Your First Python Script in Grasshopper


Scripting components works as an integrated part of GH. They can get input and produce output from and to other standard GH components. They can be used to create specialized functionality that opens up tremendous potential beyond the standard components.

But there is a cool twist… the GhPython component supports rhinoscriptsyntax functions. The rhinoscriptsyntax functions can be set to generate geometry inside of Grasshopper that does not live in the Rhino document. We are using a concept called “duck typing” to swap the document that the rhinoscriptsyntax functions target: from the Rhino document to a Grasshopper document. This means that the following script:

import rhinoscriptsyntax as rs
for x in range(10):

will add 10 points to the Rhino document when run from Rhino’s “_RunPythonScript” or “_EditPythonScript” commands. The same script will add 10 points to a Grasshopper document that can be passed on to other components when run inside a GhPython component.

Grasshopper supports multiple .NET scripting languages such as VB and C# to help develop custom code. There is also the Python component. Python supports multiple programming paradigms, often used as a scripting language, but is also used in a wide range of advanced programming contexts. The Rhino.Python website directory is a great place to get more information about Python in Rhino in general.


The GhPython component brings:

  • Rhinoscript syntax to Grasshopper
  • a Python parallel to the C# and Vb.Net scripting components
  • a dynamic UI with control over the number of inputs and outputs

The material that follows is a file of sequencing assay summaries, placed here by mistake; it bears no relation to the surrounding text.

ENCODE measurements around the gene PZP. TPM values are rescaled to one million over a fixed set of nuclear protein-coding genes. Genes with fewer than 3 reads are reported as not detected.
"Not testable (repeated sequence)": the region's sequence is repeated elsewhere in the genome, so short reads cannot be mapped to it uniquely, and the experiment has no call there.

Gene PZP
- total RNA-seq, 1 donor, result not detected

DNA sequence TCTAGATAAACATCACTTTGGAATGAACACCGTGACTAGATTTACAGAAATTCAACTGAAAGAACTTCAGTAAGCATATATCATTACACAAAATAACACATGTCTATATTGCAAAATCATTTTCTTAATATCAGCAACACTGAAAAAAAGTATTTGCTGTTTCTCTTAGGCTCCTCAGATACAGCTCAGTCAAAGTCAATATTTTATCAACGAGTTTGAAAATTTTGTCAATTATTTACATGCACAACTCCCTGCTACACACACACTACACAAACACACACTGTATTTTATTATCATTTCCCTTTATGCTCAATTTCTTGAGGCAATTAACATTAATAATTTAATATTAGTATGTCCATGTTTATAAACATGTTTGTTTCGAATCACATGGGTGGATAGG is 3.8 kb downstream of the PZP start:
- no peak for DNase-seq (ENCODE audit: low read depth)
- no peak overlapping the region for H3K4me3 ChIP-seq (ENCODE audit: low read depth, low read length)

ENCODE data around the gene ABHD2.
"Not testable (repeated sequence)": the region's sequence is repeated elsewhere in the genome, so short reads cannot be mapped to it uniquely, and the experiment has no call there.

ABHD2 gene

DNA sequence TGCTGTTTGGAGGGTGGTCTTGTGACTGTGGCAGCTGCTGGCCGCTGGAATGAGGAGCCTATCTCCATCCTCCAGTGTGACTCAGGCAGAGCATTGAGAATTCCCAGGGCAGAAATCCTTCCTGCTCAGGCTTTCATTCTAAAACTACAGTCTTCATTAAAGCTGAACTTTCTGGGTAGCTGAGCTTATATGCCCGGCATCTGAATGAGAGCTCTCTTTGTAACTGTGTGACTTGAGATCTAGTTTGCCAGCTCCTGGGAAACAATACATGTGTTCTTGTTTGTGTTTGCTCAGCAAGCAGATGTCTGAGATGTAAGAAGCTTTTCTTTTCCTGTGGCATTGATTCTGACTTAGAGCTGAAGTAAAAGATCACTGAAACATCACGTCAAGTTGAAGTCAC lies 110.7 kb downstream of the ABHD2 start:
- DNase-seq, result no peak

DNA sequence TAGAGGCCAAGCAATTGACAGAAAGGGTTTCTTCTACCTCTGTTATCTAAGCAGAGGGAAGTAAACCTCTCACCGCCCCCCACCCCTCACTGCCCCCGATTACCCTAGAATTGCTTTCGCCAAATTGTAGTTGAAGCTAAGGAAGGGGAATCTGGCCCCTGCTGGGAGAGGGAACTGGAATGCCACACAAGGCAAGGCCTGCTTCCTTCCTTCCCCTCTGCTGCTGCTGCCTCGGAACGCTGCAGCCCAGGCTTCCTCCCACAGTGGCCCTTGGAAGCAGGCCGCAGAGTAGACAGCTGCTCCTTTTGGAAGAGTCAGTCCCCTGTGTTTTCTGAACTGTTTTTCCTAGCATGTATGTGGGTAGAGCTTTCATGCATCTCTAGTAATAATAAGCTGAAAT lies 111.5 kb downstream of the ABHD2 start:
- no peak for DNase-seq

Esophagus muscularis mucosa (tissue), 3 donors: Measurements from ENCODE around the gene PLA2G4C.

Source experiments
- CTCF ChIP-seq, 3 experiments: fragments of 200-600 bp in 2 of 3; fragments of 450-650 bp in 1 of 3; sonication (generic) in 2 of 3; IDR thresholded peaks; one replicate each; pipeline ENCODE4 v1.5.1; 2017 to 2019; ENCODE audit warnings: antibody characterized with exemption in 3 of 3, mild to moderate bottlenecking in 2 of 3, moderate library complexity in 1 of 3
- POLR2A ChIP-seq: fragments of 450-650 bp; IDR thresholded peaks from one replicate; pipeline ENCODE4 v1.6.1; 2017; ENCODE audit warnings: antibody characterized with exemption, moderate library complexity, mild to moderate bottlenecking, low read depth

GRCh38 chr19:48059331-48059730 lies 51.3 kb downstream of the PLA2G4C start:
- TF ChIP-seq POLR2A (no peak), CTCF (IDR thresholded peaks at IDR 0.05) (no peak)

• ability to reference .NET libraries and a huge number of Python packages
  • integration with the Python editor included in Rhino

Rhino allows access to its algorithms through the Rhino SDK (software development kit). Rhino is written in C++ but it also provides a couple SDKs for scripting and programming languages. The most basic SDK for Python is RhinoScriptSyntax. For more direct access to Rhino functions, more experienced programmers may choose to use the RhinoCommon SDK. There is extensive documentation about RhinoScriptSyntax and Python on the Developer site. For more details about RhinoCommon, please refer to the McNeel RhinoCommon Developer site.

Where to find the script components

To add the Python script component to the canvas, drag and drop the component from the “Script” panel under the “Maths” tab. The component first shows orange indicating a warning. This is because there is no code typed yet inside it. If you click on the bubble at the top-right corner, you can see what the warning is.


The default script component has two inputs and two outputs. The user can change the names of input and output, the data type and data structure of the input and also add more inputs and outputs parameters or remove them.

  • x: first input of a .NET type (object).
  • y: second input of a .NET type (object).
  • out: output string with compiling messages and prints.
  • A: Returned output of type object.

The HelloWorld Script

Let’s start with the classic “Hello World!” example for our first script.

  1. Drag a Python component onto the Grasshopper canvas.
  2. Add a Boolean component (Params toolbar) and connect it to the x input.
  3. Add a Panel component and connect it to the a output.

The “Hello World!” script will check for a TRUE in x to display the Hello World message through the ‘a’ output.

Double-click on the component to bring up the Python editor:


Type in the following Python code:

if x:
    a = "Hello World!"

Click on the OK button of the editor to get back to the Grasshopper Canvas.

If you toggle the Boolean switch from true to false, the Panel should display Hello World!.


Congratulations! You have compete your first Python script in Grasshopper.

To change the script, double-click o the Python component. Add another line of code:

if x:
    a = "Hello World!"
    a = "Nothing to say."

Now you can test that using the toggle.